Francois St Juste – A special type of genius
The death of veteran broadcaster Francois St Juste sent shock waves throughout Jamaica and the diaspora last week, news which heralded shed and unshed tears, gut-punching pains of grief and sorrow, and none more evident than the on-air sadness of...
The death of veteran broadcaster Francois St Juste sent shock waves throughout Jamaica and the diaspora last week, news which heralded shed and unshed tears, gut-punching pains of grief and sorrow, and none more evident than the on-air sadness of colleagues left behind at the RJRGLEANER Communications Group.
St Juste’s golden voice, broad smile, wicked wit and generosity of heart and spirit touched many lives throughout the decades and his live signature “Good morning, Jamaica” greeting gave many listeners the kick to start their day.
Up to late last week, many of his former colleagues were still rattled, trying to absorb the reality that St Juste would never again walk through the gates of 32 Lyndhurst Road to grace the studios with his calming presence and take to the airwaves with his magnetic charm – a massive punch to the solar plexus.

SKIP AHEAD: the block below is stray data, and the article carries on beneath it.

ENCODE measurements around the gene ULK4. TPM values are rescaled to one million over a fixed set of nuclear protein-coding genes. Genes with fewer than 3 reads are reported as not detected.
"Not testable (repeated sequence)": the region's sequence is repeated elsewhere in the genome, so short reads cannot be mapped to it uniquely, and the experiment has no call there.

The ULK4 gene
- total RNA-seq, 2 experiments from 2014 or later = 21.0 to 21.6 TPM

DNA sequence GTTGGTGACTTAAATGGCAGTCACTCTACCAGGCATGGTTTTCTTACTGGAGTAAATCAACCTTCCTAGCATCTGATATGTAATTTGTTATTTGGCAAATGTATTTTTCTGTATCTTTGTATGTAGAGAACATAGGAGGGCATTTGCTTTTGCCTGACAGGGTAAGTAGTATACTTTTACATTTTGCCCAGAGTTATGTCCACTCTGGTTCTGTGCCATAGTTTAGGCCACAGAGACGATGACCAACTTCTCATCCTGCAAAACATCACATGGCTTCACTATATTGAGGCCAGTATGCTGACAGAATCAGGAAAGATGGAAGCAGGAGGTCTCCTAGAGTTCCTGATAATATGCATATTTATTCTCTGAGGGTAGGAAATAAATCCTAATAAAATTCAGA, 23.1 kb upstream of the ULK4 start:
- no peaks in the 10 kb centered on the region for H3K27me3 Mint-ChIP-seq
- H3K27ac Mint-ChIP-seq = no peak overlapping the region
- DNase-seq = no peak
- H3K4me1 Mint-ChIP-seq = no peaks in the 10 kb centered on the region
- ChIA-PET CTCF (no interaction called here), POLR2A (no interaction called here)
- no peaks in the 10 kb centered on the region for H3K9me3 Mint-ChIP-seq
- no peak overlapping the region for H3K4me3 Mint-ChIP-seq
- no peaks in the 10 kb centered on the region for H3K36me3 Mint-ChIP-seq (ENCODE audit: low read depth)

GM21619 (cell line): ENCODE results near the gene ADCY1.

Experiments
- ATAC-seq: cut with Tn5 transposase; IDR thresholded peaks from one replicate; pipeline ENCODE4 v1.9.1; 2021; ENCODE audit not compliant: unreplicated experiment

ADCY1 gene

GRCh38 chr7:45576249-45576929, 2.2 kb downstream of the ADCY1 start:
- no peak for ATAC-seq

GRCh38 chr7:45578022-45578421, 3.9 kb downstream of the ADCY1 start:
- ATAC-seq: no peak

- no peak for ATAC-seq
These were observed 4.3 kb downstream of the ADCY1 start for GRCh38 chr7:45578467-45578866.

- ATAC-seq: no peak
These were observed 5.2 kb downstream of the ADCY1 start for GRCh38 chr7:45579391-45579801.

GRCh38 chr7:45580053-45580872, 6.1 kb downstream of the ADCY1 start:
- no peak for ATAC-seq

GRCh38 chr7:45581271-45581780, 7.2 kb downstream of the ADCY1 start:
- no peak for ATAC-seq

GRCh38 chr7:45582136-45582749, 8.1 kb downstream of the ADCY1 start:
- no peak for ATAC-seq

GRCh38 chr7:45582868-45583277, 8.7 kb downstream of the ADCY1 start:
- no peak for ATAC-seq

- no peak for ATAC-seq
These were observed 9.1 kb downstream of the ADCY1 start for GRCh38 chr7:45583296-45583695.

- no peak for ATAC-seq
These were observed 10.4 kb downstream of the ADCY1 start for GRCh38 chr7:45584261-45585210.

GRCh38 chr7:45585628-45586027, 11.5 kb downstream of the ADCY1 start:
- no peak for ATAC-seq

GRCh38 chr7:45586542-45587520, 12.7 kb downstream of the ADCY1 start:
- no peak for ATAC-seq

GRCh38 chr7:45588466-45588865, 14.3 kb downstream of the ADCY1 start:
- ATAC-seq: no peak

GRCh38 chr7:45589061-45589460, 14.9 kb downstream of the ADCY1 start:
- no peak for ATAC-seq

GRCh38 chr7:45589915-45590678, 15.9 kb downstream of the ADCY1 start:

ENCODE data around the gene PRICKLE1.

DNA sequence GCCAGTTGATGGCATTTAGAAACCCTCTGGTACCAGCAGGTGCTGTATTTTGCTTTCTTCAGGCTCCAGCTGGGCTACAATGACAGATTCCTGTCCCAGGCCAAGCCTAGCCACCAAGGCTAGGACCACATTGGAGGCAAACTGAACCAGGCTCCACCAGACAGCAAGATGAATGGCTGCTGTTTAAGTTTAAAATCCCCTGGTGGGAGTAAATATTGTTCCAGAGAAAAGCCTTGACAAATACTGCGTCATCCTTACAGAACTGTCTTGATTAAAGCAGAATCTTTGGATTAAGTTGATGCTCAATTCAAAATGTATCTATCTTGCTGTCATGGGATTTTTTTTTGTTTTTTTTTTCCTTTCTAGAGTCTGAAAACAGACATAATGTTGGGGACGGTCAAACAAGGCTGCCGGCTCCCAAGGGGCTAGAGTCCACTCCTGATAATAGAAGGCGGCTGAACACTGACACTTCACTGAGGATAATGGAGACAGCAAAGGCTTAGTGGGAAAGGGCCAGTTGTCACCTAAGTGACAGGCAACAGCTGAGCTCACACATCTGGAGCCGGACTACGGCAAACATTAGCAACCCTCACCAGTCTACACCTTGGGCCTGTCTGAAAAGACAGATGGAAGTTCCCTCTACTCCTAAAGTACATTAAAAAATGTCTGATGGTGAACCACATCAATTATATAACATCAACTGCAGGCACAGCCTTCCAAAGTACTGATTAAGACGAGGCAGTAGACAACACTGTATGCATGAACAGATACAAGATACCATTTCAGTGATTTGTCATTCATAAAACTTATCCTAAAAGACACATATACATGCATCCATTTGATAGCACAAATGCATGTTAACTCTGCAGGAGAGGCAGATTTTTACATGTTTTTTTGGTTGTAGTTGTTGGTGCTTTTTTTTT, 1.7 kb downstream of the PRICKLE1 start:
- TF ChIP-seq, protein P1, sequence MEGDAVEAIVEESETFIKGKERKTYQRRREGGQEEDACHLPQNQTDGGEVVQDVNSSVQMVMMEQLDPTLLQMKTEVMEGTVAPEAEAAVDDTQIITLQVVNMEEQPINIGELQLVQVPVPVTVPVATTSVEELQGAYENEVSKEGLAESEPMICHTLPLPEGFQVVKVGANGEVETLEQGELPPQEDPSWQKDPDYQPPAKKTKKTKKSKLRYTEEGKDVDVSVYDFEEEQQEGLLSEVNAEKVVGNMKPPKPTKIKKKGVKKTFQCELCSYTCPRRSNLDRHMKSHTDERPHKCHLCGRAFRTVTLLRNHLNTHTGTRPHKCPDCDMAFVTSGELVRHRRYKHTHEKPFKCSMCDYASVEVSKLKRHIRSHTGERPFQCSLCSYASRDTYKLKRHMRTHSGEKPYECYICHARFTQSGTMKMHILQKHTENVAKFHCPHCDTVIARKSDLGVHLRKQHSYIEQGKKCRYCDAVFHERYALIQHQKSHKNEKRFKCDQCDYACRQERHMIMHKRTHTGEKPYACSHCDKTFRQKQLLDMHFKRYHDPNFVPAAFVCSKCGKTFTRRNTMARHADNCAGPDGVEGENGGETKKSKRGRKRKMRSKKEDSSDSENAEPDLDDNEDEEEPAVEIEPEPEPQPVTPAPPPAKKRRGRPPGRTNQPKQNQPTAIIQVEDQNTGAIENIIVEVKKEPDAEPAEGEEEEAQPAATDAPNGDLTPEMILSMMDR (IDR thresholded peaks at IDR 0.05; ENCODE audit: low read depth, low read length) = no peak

Although many were still too crushed to speak, the measure of the man was evident. His impact was so great that it left many towering personas themselves whimpering in grief, forced to face their own mortality.
Since news of the 60-year-old’s passing on Monday, tributes have flowed from several quarters and on Thursday, the Rotary Club of Kingston celebrated his life. It was clear that he knew how widely he was respected and loved. Speaker after speaker wove a common thread of how unimpressed he was by accolades. He was just living his love.
Derrick Wilks, station manager at Radio Jamaica 94 FM, said his relationship with the man they called ‘Boss’ went back decades. In a moving tribute, he said theirs was a friendship of love, trust and mutual respect.
Wilks called St Juste a devoted colleague, a confidant, and a reliable friend.
He described how a small group of them, including Patrick Lafayette and Alwyn Scott, bonded as brothers and would go on weekends out of Kingston in their early days at RJR. Their relationship grew over the years to a brotherhood of voices, bonded by much more than Wilks’ own soothing and caressing vocals.
St Juste, he recalled, was a giver who had a knack for spotting talent, moulding them and giving them wings.
The benevolent soul who gave more than he got could also turn energy into a light force, and so Wilks trusted St Juste to be his best man when he got married, knowing that his hands were safe.